Manipur Police Warn Armed Group Arambai Tenggol After Attack On Senior Police Officer Moirangthem Amit Singh House

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Manipur Police Warn Armed Group 'Arambai Tenggol' After Attack On Senior Officer's House

Senior Manipur Police officers K Muivah and K Jayanta Singh in a joint media briefing

Imphal/Guwahati/New Delhi:

The Manipur Police have named an armed group whose members call themselves “village defence volunteers” as responsible for the attack on the house of a senior police officer in the state capital Imphal on Tuesday night.

Following the attack, the state called in central forces including the army to Imphal city, from where the Armed Forces (Special) Powers Act, or AFSPA, had been removed years ago. This law allows the security forces to conduct operations anywhere and arrest anyone without a warrant. The AFSPA is active in the hill areas due to presence of insurgents of several ethnicities along the border with troubled Myanmar.

The police in a statement on Thursday said members of the Arambai Tenggol, a Meitei youth organisation whose members face allegations of looting weapons from state armouries, “carried out a targeted attack” on the house of senior police officer Moirangthem Amit Singh, who along with his team had seized two stolen cars on Tuesday.

This was the first time the Manipur Police openly admitted to the involvement of the Arambai Tenggol, or AT, in a violent act.

Manipur Police commandos in a symbolic "arms down" protest against the attack on the police by Arambai Tenggol

Manipur Police commandos in a symbolic “arms down” protest against the attack on a police officer by Arambai Tenggol

The AT enjoys wide support in the valley areas. Their supporters say the AT acts as a layer of defence in the absence of state forces in the foothills, where the Kuki-Zo tribes and the Meiteis have clashed the most.

“Police officers Moirangthem Amit Singh, P Achouba Meitei, and others have been working tirelessly and contributing to efforts to ensure law and order in the state,” the police said in the statement, condemning the attack at the officer’s house near Imphal East area.

The armed members of the Arambai Tenggol had also vandalised vehicles and a clinic that belongs to Mr Singh’s family, whose seven members are doctors, the police said.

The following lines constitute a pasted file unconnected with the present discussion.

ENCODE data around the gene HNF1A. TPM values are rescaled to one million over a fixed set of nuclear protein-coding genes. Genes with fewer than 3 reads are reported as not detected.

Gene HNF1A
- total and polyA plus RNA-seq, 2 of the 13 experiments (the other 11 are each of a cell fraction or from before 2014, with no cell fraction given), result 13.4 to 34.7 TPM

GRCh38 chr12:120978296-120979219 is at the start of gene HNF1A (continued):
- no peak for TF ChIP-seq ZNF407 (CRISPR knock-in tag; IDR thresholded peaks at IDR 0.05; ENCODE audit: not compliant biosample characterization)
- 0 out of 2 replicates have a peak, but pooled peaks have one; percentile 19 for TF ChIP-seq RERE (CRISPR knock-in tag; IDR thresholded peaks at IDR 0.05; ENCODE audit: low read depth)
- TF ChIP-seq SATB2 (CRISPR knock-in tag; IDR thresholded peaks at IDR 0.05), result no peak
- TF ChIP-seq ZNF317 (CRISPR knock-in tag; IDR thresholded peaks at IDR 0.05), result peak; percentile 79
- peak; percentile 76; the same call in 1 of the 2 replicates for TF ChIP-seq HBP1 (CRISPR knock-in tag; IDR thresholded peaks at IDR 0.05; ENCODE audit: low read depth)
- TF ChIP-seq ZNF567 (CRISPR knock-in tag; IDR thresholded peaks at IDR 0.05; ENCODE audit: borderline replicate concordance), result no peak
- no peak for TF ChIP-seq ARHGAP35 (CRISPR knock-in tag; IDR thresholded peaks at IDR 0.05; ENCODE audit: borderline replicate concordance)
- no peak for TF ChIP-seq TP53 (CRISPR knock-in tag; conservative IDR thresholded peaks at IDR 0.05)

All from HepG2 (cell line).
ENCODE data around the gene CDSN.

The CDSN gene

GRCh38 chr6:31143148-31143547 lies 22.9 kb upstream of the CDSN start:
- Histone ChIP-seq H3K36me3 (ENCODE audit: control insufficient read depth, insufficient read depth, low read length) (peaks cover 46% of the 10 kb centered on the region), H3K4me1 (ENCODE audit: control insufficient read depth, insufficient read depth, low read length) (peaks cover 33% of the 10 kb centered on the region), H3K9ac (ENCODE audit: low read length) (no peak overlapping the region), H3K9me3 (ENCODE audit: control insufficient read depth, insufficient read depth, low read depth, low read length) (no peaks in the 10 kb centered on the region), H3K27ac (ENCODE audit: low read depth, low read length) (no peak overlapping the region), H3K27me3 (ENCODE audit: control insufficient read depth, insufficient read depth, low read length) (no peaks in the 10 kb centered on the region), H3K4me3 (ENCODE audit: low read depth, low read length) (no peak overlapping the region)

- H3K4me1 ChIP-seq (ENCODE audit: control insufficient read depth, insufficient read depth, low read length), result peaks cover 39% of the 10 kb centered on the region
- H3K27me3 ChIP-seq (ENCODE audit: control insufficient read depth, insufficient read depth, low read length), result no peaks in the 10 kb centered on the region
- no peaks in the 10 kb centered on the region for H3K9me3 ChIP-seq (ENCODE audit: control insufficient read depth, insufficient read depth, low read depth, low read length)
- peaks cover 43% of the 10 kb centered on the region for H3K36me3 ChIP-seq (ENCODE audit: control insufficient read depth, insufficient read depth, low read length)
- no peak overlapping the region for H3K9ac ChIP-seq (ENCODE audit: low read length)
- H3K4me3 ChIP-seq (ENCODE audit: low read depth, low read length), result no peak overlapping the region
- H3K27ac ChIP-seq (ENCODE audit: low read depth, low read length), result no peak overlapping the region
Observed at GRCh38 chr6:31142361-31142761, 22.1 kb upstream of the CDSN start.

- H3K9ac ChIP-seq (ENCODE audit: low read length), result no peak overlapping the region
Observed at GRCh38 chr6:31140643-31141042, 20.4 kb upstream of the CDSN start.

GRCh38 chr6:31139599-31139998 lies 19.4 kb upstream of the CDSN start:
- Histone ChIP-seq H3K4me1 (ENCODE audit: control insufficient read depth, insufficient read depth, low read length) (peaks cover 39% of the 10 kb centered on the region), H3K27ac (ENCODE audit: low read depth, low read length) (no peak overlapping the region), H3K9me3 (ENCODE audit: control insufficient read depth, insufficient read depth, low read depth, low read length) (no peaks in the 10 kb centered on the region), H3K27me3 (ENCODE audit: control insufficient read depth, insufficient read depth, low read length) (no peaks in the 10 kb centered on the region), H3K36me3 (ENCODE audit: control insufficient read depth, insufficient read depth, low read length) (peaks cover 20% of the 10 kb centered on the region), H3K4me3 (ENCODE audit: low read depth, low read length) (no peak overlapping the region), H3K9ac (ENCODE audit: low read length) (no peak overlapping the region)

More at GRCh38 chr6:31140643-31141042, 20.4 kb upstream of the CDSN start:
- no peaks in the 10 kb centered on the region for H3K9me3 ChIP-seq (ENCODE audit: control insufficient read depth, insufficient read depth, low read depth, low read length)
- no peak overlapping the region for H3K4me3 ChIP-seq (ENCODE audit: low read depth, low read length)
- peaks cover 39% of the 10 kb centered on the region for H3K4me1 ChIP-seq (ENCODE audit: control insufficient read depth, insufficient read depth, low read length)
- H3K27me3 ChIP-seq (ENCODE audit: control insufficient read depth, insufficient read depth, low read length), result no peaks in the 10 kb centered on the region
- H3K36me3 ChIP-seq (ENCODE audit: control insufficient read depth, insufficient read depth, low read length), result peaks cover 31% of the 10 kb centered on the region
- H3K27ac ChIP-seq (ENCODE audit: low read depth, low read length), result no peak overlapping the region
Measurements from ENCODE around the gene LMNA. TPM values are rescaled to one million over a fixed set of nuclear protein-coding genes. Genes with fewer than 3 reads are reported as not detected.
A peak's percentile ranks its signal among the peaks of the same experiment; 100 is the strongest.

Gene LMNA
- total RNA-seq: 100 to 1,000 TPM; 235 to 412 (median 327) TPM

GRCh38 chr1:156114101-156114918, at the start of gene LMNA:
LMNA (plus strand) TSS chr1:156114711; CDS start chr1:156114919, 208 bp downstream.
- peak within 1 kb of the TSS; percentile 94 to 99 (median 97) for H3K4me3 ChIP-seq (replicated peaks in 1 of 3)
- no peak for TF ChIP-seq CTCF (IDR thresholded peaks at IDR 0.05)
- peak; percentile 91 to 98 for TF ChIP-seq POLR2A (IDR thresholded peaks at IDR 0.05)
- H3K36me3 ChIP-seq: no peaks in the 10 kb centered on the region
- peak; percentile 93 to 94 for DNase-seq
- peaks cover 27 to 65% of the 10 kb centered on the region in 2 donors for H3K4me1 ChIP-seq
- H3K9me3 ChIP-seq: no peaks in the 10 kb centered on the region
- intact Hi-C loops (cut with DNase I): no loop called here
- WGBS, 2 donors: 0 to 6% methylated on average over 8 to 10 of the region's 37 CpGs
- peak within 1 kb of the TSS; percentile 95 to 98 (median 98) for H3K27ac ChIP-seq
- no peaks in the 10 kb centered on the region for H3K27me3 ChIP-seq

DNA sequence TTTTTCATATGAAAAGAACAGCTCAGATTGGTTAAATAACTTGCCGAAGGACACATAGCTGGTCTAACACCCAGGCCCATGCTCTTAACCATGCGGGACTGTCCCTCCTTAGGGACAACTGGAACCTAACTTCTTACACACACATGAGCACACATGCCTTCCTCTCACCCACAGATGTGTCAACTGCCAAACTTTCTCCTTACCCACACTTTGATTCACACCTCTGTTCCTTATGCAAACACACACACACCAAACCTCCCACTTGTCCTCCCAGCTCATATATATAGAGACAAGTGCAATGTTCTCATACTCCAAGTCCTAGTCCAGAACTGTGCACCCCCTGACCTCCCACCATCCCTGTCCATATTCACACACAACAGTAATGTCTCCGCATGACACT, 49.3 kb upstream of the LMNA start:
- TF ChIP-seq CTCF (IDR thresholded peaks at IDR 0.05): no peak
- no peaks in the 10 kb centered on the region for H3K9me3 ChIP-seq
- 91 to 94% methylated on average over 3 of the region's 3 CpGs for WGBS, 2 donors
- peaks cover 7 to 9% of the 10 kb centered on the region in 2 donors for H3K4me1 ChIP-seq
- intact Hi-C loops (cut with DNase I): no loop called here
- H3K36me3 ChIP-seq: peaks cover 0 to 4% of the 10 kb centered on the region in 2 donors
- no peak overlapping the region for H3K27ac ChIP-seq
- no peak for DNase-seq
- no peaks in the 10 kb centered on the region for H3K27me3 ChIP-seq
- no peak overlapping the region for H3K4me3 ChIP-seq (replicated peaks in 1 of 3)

“Officer Was Only Doing Duty”

Inspector Generals of Police K Muivah and K Jayanta Singh in a joint media briefing said the targeting of the senior police officer who was only doing his duty in tough conditions was “extremely unfortunate”.

“It is our appeal to the public to give maximum cooperation to the police. Civil society organisations should also understand the situation because if we are not able to perform, other security agencies have to come to our aid, and we have experienced all those things in the past decades, how it was like. We don’t want to return to the past,” Mr Muivah told reporters in Imphal on Thursday.

“If the civil police are not able to perform their duties due to lack of cooperation from the public, or obstruction by civil society organisations, then normally what happens, as in all other states, the central security forces have to automatically come in to help,” he said.

“That means the CRPF, the BSF, the Assam Rifles, the army, all have to come in to assist. And then resolve the situation in a way that may be far more undesirable, far more different than what the police would do in a normal situation,” Mr Muivah said, also referring to the Central Reserve Police Force, and the Border Security Force.

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The police in the statement that was released to the media after the briefing said the AT is “engaged in many anti-social activities such as assaulting civilians, and snatching vehicles from the public and government officials.”

“They are also involved in extortion from the public and traders. They are gathering false support from the public in the garb of protecting them, but are committing many anti-social and criminal acts. The public must not be misled, and instead cooperate with the Manipur Police in bringing peace and tranquillity in the state,” the police said in the statement.